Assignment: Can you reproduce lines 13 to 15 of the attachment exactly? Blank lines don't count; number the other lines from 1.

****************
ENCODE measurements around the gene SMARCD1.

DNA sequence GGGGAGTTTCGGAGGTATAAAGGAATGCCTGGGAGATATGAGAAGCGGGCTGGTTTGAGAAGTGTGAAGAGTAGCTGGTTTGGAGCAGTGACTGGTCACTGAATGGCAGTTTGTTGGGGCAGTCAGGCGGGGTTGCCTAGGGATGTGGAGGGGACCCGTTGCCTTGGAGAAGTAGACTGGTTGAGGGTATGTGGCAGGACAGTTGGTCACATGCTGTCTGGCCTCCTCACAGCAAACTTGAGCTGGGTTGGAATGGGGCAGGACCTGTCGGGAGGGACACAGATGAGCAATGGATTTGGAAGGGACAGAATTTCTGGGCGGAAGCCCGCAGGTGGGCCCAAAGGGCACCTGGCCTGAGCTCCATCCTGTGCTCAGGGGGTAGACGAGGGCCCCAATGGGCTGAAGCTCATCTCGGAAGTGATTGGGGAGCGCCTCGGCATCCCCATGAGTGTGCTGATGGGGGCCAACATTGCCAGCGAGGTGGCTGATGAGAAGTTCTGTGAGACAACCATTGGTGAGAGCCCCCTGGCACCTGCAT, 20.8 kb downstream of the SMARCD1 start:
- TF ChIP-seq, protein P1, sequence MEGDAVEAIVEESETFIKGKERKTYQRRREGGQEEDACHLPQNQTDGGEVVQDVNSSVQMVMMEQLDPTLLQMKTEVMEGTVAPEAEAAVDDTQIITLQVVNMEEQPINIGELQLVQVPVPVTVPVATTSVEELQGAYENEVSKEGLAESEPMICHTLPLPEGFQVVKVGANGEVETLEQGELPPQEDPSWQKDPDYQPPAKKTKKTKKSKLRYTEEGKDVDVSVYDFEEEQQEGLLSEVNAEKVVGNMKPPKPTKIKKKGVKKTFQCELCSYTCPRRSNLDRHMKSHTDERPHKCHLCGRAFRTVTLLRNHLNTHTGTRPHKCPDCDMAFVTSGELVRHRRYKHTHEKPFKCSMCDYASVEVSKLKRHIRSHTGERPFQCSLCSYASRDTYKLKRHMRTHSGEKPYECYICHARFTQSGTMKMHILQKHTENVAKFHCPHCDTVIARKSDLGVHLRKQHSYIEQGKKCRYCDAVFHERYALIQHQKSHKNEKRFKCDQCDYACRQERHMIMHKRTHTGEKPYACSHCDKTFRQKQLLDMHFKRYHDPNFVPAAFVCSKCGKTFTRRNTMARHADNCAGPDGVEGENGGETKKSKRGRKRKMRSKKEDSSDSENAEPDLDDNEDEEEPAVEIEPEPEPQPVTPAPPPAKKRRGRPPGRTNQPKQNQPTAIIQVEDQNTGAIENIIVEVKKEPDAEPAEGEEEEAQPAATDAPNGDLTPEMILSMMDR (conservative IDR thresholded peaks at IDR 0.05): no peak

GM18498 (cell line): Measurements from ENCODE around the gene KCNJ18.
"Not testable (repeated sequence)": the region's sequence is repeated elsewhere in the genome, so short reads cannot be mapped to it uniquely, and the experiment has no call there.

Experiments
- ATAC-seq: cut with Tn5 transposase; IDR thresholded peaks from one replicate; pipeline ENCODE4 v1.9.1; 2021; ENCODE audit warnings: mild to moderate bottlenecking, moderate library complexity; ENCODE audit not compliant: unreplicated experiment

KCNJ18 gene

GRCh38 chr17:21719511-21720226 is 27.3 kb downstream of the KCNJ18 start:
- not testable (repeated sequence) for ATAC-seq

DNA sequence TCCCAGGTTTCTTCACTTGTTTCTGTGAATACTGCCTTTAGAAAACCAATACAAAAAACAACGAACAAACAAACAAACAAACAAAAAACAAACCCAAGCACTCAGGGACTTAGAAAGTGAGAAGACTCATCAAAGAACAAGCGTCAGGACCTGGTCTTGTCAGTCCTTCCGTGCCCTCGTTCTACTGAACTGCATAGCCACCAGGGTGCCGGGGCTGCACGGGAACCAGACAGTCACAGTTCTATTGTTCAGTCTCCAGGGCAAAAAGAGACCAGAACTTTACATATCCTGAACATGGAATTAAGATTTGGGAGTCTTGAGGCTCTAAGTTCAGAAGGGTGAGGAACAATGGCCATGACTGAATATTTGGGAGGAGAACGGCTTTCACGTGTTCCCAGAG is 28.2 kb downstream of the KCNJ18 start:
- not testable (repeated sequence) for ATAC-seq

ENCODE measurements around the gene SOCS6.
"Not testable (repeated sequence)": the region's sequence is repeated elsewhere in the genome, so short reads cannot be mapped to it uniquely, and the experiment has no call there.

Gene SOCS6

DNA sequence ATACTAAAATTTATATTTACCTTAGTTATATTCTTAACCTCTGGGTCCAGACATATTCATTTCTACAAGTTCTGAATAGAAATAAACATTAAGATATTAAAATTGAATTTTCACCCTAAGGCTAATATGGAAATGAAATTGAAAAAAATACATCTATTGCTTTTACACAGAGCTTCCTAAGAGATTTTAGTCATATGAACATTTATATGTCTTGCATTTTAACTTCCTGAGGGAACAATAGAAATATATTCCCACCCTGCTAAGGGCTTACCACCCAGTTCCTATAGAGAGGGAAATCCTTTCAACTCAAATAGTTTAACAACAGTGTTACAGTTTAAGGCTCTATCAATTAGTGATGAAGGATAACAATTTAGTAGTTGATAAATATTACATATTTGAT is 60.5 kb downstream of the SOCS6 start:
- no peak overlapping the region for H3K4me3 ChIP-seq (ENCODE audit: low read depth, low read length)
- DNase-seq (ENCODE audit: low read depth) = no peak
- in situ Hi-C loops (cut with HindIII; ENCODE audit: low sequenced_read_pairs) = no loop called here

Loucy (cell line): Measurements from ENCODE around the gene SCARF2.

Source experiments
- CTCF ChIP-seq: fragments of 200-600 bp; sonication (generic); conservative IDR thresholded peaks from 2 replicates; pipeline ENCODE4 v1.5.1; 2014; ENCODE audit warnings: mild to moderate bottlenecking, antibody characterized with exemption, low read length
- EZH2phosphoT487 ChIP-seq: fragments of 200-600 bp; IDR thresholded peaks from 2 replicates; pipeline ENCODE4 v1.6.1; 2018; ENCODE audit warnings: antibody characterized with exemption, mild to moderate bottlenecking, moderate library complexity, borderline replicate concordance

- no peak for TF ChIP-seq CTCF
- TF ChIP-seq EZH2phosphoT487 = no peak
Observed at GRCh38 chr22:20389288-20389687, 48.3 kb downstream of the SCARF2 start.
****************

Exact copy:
ENCODE measurements around the gene SOCS6.
"Not testable (repeated sequence)": the region's sequence is repeated elsewhere in the genome, so short reads cannot be mapped to it uniquely, and the experiment has no call there.

Gene SOCS6